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How to deal with road rage on a motorcycle

You versus a metal bull? Yeah, good luck.

Motorcycle Road Rage

We’ve all seen the YouTube videos. Motorcyclists in other countries versus drivers. If you’ve only watched this kind of content, then it really paints the picture that the cagers really are out to get motorcyclists. Being on a motorcycle is already risky business. What about when a car or yet another biker is acting weirdly around you or cuts you off? Shouldn’t that require a response? 

Well, yes and no. It doesn’t matter if you’re on a big boy cruiser, or if you’re on an adventure bike with lights all around. There are certain things that you just simply do not risk on a motorcycle, and there are certain things that you must never do and keep under control even if the situation truly is infuriating. Road rage is a number one no-no on the road and especially on a bike. Let’s dive into a little more detail about this rather fascinating topic. 

Equip yourself

Make sure that you have the proper gear all the time before you ride. However, there are a few more pieces that you can add to your inventory, not just your helmet, pants, jacket, gloves, and boots. Consider equipping yourself with an action camera or a dashboard camera so you can keep track of what is happening around you, and perhaps report and log some near misses or actual accidents. 

Not only does a camera help your case if ever something happens to you, but it’ll also help your case if you try and file some insurance claims, and find out who was in the wrong. It also works as a bit of a deterrent. If someone is making bold moves near you, simply point to the camera, and they may even back off in fear of becoming the next big hit on the internet. 

Stay on the bike

Motorcycle Road Rage

As much as possible, if someone cuts you off or does something risky in front of you, keep calm, stay on the bike and move on. Don’t let the actions of others deter you from having a good time, and try not to be fazed if they’re getting on your nerves. Remain as calm and collected as you can be. 

If they happen to make contact, try your best to stay on the bike, or brace yourself for the fall. 

Breathe in

Whatever you do, even if you are literally up to your ears in anger, never, ever retaliate against another motorist while on a motorcycle. This is pretty clear-cut, if you get mad, you’re definitely getting into some trouble or end up being the trouble on the road.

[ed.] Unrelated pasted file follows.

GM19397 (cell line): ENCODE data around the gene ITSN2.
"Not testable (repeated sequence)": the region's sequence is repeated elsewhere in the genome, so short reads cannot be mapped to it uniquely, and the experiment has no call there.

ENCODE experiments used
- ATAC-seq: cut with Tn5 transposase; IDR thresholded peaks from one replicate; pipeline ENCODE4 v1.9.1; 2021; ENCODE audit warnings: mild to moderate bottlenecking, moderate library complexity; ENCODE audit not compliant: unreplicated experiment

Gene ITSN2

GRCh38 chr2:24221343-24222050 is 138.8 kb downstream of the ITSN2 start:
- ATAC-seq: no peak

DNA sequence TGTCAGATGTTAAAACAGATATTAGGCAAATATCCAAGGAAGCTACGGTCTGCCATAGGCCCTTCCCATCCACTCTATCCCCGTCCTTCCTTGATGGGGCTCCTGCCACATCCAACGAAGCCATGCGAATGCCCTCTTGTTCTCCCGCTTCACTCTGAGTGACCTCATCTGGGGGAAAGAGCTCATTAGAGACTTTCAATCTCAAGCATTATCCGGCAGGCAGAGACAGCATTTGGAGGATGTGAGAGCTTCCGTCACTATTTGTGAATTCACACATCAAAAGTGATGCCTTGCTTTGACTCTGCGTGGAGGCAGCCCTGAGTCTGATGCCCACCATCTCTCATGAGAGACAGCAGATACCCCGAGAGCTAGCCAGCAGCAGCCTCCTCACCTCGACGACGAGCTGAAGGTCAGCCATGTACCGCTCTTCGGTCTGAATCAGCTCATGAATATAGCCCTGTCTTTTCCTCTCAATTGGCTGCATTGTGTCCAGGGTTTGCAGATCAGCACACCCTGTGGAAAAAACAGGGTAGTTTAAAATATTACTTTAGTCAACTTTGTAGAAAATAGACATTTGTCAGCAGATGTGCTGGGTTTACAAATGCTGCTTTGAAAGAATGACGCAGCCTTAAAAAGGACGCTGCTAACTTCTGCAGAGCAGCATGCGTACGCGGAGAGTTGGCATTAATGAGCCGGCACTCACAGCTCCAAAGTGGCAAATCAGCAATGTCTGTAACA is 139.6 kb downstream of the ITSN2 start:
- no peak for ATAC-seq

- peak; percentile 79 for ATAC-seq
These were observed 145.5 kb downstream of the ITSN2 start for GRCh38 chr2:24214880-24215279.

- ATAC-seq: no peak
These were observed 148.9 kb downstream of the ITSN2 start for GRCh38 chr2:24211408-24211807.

Try some breathing exercises to calm your nerves, count to ten, have a routine in mind to remain absolutely calm on a motorcycle. 

Make your getaway

Motorcycle Road Rage

If there is someone that is getting on your nerves on the road, let them be and avoid them entirely. That means that you either get out of their way, or you slow down and let them carry on. Judge what they will do next and do the opposite. If they’re running slowly, speed up a little and keep your distance. If they’re going quick, slow down and breathe. Let them go ahead of you. 

That’s why it sometimes pays to have a faster bike. Smaller bikes and city scooters may or may not have enough power to get away from a car, so perhaps also take that into consideration if you’re trying to get away from a potential road hazard or someone that is pushing your buttons. 

Just ignore them and shake it off

Don’t get too caught up in someone else’s mistake. Remember that you’re out for a ride, and not on the job enforcing what you think is right. After you make your getaway, don’t linger around and try to get them at the next stop. Instead, carry on. 

Shake your head, don't make any untoward hand gestures. Make sure that you're as composed as can be. Unlike a car, you don't get the same level of privacy, and every little action that you make is on display for the whole world to see. The most you can do could be to just shake your head, keep your hands on the bars, and don't look back at the erring motorist. 

Few pounds of meat against a ton of steel?

Motorcycle Accident

You have physics set squarely up against you when you road rage against a car. Sure, you see motorcyclists mirror slap cars all the time for being reckless on the road, cursing them and calling them profanities and what not. Think about it this way, however, what if that driver snaps as well and decides to turn into a wrecking ball? You and your motorcycle will be in for a bad time. 

Think about the consequences. What if you rage against a car and they retaliate in self-defense? That’s a recipe for a bad time. Not only will you be knocked off your vehicle, but you will also damage it and the car, not to mention the potential for injury. 

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